Perhaps the most that can be drawn from the plan extension cases is that counsel should be prepared to present as many reasons as possible in support of a request for an extension. The debtor’s desire to pay a greater percentage to unsecured claim holders, standing alone, will not be enough in some jurisdictions. Though the logic of this outcome is not altogether clear—especially when no creditor objects to the extension—counsel is best advised to explain the extension in terms of other goals, such as managing a mortgage arrearage or priority claim, avoiding objections to confirmation from the holder of a nondischargeable claim, dealing with good-faith problems or the like.
Unsecured creditors rarely object to extension of a Chapter 13 plan beyond three years. For unsecured claim holders with dischargeable claims, extension usually means more money than would be realized through a shorter plan or if confirmation is denied altogether.
A secured claim holder with depreciating collateral may be prejudiced by extension if the debtor proposes to pay the allowed claim over a longer period than the expected useful life of the collateral. When the collateral is durable enough to provide security during the extension period, the more important issue becomes the adequacy of the interest rate on the secured claim. If the rate offered by the debtor is at or above what the creditor would realize in the nonbankruptcy marketplace, and the collateral is insured, the creditor may do well to acquiesce to a modest extension.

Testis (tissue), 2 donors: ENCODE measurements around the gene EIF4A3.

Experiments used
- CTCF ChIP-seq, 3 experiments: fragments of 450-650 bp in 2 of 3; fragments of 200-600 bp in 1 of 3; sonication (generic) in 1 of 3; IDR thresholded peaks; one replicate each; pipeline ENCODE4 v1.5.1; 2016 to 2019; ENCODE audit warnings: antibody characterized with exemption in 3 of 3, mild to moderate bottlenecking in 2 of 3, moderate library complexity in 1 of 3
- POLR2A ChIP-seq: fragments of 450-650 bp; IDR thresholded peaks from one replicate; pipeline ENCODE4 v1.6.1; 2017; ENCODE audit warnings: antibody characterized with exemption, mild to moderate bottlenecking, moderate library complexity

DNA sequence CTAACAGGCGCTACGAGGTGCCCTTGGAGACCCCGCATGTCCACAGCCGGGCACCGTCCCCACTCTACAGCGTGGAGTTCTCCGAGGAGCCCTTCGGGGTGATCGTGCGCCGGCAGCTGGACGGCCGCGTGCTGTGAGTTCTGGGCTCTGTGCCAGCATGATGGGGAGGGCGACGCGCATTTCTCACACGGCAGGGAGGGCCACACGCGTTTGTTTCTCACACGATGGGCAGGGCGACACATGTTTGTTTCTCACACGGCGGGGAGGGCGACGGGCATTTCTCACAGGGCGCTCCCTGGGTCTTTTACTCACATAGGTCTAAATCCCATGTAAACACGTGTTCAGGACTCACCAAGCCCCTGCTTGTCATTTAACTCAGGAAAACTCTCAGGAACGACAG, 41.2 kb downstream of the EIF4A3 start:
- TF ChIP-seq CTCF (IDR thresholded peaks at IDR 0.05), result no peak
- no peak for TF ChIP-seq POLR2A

1 11 U.S.C. § 1322(d) (formerly 11 U.S.C. § 1322(c), redesignated by the Bankruptcy Reform Act of 1994, Pub. L. No. 103-394, § 301, 108 Stat. 4106 (1994)).
2 Andrews v. Loheit (In re Andrews), 155 B.R. 769 (B.A.P. 9th Cir. 1993) (Debtor offered no facts to support extension to 45 months, thus bankruptcy court did not abuse its discretion in declining to confirm a plan that exceeded 36 months.), aff’d, 49 F.3d 1404 (9th Cir. 1995); In re Minor, 16 B.R. 147 (Bankr. S.D. Ohio 1981); In re Nickels, 4 B.R. 481 (Bankr. S.D. Ohio 1980); In re Fizer, 1 B.R. 400 (Bankr. S.D. Ohio 1979).
3 See In re Cadogan, 4 B.R. 598 (Bankr. W.D. La. 1980) (Plan not confirmed because debtor failed to solicit court approval for extension beyond three years.).
4 Tillman v. Lombard (In re Lombard), 156 B.R. 156 (E.D. Va. 1993). Accord United Cos. Lending Corp. v. Witt (In re Witt), 199 B.R. 890, 892 (W.D. Va. 1996) (“In this case, the Bankruptcy Court made only an implicit ruling that cause existed to extend the plan beyond the generally allowable three year period and failed to state any findings of fact which justified the extension. . . . [T]he case must be remanded to the Bankruptcy Court on this issue so that a hearing on cause pursuant to § 1322(d) can be undertaken.”), aff’d on other grounds, 113 F.3d 508 (4th Cir. 1997).